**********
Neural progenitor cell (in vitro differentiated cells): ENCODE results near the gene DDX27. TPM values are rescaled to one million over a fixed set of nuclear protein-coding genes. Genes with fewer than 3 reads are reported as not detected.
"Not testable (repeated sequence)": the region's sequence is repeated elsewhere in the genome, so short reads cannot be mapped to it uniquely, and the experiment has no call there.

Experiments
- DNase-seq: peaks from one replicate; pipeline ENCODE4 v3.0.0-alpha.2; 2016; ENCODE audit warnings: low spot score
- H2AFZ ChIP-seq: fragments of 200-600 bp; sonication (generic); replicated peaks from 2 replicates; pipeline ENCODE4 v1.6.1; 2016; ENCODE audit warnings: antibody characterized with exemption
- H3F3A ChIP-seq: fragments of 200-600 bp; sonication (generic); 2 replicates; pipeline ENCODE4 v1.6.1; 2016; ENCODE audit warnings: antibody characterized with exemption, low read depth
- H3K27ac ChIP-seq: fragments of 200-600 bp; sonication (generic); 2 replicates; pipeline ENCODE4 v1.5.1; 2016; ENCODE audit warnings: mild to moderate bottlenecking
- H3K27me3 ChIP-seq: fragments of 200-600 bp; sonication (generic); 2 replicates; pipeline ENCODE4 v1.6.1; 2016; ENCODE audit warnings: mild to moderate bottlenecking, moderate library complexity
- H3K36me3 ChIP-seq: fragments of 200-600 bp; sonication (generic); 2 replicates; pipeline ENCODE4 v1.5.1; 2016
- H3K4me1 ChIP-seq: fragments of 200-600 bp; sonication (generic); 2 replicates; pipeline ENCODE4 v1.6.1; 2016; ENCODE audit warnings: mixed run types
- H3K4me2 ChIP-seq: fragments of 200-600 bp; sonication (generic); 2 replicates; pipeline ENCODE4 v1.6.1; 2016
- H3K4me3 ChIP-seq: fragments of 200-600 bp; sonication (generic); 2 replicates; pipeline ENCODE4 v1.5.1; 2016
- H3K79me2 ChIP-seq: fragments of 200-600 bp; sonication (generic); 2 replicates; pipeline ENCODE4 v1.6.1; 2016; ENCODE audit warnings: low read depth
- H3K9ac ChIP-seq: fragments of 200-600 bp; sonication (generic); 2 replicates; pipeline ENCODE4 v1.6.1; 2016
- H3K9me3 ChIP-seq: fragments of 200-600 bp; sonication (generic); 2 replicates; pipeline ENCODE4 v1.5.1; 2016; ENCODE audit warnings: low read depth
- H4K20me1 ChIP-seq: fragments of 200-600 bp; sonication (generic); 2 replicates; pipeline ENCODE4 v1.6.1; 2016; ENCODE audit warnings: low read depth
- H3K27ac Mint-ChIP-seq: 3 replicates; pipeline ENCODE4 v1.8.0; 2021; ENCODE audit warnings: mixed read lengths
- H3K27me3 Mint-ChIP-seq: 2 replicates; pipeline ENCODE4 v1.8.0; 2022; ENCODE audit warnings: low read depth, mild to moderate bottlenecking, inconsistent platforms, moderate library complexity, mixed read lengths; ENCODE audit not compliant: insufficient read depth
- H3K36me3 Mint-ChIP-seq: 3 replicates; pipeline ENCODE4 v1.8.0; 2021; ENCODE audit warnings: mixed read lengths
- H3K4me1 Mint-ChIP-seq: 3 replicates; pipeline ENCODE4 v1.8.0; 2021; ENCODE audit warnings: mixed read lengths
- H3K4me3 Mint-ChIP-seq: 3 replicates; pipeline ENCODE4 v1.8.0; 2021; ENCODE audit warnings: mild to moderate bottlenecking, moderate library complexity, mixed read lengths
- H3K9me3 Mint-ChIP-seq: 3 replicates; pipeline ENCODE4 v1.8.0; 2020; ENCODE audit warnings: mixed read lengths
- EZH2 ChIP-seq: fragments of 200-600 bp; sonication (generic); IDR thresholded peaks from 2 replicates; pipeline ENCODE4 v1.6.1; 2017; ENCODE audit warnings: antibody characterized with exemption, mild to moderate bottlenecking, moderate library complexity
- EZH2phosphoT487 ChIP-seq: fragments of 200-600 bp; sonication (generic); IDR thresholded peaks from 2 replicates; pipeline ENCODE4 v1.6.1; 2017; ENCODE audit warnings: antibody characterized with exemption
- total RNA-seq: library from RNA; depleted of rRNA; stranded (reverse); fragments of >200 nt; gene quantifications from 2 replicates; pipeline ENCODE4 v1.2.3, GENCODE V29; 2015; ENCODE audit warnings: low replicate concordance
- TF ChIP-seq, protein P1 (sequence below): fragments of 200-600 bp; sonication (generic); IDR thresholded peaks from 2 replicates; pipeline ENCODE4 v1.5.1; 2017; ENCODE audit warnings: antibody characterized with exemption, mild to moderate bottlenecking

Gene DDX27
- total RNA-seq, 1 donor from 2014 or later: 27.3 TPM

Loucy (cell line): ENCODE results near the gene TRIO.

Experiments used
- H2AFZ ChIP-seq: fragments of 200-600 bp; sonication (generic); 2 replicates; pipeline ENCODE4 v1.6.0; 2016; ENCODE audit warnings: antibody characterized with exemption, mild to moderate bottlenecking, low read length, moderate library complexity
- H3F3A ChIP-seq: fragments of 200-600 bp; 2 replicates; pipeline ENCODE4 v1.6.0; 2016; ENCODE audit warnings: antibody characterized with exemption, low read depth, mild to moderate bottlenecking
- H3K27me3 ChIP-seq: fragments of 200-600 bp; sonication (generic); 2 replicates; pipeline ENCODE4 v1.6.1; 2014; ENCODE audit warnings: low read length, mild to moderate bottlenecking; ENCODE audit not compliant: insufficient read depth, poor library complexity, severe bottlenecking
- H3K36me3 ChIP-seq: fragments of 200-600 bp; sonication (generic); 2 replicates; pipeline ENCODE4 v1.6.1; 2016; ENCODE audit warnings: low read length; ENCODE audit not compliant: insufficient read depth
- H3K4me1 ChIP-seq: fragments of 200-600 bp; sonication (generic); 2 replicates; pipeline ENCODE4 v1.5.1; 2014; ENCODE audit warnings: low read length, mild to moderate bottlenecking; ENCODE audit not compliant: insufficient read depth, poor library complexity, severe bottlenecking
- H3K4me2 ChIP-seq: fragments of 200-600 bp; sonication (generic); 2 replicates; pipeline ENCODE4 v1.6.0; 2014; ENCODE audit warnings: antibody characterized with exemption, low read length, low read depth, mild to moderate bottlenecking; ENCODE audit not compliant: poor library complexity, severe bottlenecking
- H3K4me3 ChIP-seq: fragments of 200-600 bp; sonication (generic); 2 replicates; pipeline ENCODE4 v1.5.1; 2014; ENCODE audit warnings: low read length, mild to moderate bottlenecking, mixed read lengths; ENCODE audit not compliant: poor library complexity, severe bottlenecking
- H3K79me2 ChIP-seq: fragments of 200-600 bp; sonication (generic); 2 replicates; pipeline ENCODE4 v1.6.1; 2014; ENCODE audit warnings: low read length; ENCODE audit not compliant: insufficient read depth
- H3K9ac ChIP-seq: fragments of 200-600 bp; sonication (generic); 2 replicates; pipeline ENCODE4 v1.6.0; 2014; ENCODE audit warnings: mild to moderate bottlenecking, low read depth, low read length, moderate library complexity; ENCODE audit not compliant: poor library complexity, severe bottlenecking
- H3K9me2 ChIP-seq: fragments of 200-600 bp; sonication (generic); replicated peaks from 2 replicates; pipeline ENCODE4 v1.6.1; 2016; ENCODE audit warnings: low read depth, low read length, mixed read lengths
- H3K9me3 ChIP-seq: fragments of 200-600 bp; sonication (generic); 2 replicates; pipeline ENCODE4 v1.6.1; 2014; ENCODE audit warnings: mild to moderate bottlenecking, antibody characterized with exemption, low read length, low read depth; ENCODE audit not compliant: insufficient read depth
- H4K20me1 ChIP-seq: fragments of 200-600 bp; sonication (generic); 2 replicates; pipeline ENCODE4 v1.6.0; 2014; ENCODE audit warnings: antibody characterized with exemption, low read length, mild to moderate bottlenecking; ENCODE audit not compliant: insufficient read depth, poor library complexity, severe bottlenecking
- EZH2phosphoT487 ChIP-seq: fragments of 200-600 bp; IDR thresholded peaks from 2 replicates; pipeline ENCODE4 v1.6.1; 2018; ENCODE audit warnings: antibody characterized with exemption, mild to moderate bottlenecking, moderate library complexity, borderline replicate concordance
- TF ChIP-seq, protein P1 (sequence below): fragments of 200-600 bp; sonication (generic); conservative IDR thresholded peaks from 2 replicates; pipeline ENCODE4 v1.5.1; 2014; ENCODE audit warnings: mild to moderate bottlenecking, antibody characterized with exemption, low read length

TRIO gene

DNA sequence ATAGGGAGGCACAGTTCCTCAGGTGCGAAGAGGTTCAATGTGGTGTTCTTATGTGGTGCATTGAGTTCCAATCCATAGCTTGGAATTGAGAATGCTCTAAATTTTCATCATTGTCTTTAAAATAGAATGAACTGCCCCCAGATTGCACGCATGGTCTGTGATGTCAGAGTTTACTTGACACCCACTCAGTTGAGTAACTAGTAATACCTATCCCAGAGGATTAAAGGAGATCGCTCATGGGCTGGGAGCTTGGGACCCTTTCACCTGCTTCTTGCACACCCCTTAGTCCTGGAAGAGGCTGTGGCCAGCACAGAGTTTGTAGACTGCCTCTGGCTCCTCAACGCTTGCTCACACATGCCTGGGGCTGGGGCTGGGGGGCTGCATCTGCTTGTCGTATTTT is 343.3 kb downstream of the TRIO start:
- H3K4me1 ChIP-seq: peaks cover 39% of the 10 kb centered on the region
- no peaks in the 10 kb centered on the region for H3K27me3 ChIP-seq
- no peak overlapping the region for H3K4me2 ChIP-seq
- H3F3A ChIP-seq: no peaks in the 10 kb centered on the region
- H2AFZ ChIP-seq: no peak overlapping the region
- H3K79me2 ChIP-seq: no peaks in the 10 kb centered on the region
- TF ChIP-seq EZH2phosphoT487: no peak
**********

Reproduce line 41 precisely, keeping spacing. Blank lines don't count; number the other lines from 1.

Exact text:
- H3K9me3 ChIP-seq: fragments of 200-600 bp; sonication (generic); 2 replicates; pipeline ENCODE4 v1.6.1; 2014; ENCODE audit warnings: mild to moderate bottlenecking, antibody characterized with exemption, low read length, low read depth; ENCODE audit not compliant: insufficient read depth